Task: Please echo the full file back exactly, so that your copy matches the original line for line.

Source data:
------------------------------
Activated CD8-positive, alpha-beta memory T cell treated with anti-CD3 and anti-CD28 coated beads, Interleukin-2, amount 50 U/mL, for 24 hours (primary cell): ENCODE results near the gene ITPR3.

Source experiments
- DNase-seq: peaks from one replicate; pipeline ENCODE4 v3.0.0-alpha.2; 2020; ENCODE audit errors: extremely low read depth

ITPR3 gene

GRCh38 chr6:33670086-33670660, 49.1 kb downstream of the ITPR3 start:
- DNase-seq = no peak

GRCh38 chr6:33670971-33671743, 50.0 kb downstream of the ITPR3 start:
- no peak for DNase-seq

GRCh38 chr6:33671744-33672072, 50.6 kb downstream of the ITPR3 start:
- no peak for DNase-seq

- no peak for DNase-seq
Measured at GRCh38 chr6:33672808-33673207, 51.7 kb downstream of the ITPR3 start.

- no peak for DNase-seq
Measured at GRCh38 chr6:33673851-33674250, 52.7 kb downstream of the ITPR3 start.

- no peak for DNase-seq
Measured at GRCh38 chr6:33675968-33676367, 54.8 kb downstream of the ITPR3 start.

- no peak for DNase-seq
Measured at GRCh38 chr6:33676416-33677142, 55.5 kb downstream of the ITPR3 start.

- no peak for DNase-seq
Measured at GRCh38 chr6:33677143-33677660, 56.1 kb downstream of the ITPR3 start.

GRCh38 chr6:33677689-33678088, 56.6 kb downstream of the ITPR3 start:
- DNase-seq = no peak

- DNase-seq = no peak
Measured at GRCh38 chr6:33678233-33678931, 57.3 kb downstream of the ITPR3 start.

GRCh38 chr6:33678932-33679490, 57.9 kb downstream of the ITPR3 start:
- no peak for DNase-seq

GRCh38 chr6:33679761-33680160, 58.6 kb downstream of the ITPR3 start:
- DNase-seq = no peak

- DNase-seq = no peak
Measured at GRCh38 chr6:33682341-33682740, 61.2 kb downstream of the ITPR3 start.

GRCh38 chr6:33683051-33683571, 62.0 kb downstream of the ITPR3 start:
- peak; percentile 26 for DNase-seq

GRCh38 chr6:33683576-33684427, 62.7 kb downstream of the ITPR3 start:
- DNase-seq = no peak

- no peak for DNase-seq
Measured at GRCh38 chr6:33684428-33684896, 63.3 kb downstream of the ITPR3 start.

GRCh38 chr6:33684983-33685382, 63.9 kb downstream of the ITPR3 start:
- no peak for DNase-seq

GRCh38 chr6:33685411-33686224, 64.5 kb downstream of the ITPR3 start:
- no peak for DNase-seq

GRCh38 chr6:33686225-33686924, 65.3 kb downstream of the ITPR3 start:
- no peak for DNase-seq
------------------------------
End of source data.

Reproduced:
Activated CD8-positive, alpha-beta memory T cell treated with anti-CD3 and anti-CD28 coated beads, Interleukin-2, amount 50 U/mL, for 24 hours (primary cell): ENCODE results near the gene ITPR3.

Source experiments
- DNase-seq: peaks from one replicate; pipeline ENCODE4 v3.0.0-alpha.2; 2020; ENCODE audit errors: extremely low read depth

ITPR3 gene

GRCh38 chr6:33670086-33670660, 49.1 kb downstream of the ITPR3 start:
- DNase-seq = no peak

GRCh38 chr6:33670971-33671743, 50.0 kb downstream of the ITPR3 start:
- no peak for DNase-seq

GRCh38 chr6:33671744-33672072, 50.6 kb downstream of the ITPR3 start:
- no peak for DNase-seq

- no peak for DNase-seq
Measured at GRCh38 chr6:33672808-33673207, 51.7 kb downstream of the ITPR3 start.

- no peak for DNase-seq
Measured at GRCh38 chr6:33673851-33674250, 52.7 kb downstream of the ITPR3 start.

- no peak for DNase-seq
Measured at GRCh38 chr6:33675968-33676367, 54.8 kb downstream of the ITPR3 start.

- no peak for DNase-seq
Measured at GRCh38 chr6:33676416-33677142, 55.5 kb downstream of the ITPR3 start.

- no peak for DNase-seq
Measured at GRCh38 chr6:33677143-33677660, 56.1 kb downstream of the ITPR3 start.

GRCh38 chr6:33677689-33678088, 56.6 kb downstream of the ITPR3 start:
- DNase-seq = no peak

- DNase-seq = no peak
Measured at GRCh38 chr6:33678233-33678931, 57.3 kb downstream of the ITPR3 start.

GRCh38 chr6:33678932-33679490, 57.9 kb downstream of the ITPR3 start:
- no peak for DNase-seq

GRCh38 chr6:33679761-33680160, 58.6 kb downstream of the ITPR3 start:
- DNase-seq = no peak

- DNase-seq = no peak
Measured at GRCh38 chr6:33682341-33682740, 61.2 kb downstream of the ITPR3 start.

GRCh38 chr6:33683051-33683571, 62.0 kb downstream of the ITPR3 start:
- peak; percentile 26 for DNase-seq

GRCh38 chr6:33683576-33684427, 62.7 kb downstream of the ITPR3 start:
- DNase-seq = no peak

- no peak for DNase-seq
Measured at GRCh38 chr6:33684428-33684896, 63.3 kb downstream of the ITPR3 start.

GRCh38 chr6:33684983-33685382, 63.9 kb downstream of the ITPR3 start:
- no peak for DNase-seq

GRCh38 chr6:33685411-33686224, 64.5 kb downstream of the ITPR3 start:
- no peak for DNase-seq

GRCh38 chr6:33686225-33686924, 65.3 kb downstream of the ITPR3 start:
- no peak for DNase-seq